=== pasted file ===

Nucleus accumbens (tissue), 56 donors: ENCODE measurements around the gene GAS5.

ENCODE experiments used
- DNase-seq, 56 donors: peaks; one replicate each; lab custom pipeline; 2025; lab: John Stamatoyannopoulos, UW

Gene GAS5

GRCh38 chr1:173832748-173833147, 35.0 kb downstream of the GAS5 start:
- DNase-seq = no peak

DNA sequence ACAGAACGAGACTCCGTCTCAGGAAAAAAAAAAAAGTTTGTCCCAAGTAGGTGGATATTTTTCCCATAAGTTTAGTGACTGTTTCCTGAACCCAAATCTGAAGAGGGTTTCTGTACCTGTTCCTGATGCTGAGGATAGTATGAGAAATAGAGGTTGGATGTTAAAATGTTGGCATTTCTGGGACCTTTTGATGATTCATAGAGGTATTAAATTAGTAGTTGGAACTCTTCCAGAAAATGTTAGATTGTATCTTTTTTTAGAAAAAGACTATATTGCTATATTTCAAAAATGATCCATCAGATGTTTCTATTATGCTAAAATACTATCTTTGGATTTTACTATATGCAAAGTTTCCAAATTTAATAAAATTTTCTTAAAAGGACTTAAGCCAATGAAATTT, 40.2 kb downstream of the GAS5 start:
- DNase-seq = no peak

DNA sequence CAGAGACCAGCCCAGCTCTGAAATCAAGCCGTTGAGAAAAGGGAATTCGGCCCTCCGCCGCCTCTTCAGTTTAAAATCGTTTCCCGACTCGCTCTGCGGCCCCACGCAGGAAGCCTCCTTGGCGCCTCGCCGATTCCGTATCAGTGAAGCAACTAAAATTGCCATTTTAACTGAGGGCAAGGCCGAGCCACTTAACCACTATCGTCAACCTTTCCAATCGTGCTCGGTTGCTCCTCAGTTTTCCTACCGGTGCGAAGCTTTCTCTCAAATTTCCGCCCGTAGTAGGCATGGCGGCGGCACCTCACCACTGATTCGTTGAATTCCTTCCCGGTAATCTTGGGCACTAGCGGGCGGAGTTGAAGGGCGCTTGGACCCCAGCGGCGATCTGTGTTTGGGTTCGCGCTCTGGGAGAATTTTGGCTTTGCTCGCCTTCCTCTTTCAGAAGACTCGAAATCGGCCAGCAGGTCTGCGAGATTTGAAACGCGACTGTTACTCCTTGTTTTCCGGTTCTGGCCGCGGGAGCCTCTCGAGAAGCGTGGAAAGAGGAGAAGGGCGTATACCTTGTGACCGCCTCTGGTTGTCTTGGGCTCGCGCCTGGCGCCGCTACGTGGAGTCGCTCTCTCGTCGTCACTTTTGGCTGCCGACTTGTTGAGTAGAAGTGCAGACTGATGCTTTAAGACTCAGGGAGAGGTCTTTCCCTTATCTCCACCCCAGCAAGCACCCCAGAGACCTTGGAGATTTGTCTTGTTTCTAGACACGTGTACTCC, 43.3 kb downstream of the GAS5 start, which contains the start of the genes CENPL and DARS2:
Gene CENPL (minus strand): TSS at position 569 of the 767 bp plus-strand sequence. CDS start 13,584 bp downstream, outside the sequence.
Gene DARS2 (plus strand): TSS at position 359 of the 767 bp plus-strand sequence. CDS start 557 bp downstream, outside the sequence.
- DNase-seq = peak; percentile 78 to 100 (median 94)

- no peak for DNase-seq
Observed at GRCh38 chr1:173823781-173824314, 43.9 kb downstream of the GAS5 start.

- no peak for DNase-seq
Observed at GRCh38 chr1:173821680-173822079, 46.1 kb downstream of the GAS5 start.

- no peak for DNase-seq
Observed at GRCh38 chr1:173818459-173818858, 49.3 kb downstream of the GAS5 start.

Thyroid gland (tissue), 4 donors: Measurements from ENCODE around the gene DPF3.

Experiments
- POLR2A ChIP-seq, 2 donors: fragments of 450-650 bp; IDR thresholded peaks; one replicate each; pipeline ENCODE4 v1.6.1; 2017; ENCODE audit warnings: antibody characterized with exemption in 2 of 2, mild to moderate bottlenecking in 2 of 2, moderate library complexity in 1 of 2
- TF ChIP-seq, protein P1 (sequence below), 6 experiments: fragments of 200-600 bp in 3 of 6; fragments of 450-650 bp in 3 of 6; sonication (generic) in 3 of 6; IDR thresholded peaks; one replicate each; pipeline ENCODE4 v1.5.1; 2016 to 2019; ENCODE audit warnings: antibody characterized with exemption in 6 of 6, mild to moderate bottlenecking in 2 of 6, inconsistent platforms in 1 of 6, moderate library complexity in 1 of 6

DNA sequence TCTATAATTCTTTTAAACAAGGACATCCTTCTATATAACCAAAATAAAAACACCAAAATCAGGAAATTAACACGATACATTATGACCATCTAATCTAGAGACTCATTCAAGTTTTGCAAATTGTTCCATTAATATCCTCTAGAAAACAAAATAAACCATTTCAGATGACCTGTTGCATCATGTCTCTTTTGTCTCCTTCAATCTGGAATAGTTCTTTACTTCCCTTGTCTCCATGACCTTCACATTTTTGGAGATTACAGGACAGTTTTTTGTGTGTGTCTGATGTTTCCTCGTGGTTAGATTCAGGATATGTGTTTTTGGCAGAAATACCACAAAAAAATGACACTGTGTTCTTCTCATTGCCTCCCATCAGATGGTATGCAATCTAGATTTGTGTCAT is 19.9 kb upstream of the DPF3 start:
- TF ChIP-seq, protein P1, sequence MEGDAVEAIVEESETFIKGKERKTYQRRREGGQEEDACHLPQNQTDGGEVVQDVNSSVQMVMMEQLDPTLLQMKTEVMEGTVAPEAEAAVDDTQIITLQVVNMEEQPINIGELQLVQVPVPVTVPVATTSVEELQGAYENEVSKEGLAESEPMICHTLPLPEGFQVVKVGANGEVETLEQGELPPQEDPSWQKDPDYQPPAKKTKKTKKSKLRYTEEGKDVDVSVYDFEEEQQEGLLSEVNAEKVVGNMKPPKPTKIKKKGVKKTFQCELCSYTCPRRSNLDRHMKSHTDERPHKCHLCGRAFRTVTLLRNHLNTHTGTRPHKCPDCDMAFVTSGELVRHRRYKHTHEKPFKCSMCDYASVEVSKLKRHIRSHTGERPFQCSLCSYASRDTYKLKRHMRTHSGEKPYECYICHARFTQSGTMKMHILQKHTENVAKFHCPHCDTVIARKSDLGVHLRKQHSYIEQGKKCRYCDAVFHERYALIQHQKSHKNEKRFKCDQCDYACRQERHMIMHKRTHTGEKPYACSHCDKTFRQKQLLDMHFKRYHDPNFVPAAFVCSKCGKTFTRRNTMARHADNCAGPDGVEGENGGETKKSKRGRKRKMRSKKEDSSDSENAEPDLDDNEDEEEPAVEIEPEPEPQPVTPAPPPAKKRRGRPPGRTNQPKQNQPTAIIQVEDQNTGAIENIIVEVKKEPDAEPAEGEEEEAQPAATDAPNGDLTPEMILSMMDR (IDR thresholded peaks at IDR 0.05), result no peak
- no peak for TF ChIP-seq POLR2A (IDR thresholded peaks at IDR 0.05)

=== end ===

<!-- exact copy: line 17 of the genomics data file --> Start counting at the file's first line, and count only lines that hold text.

- no peak for DNase-seq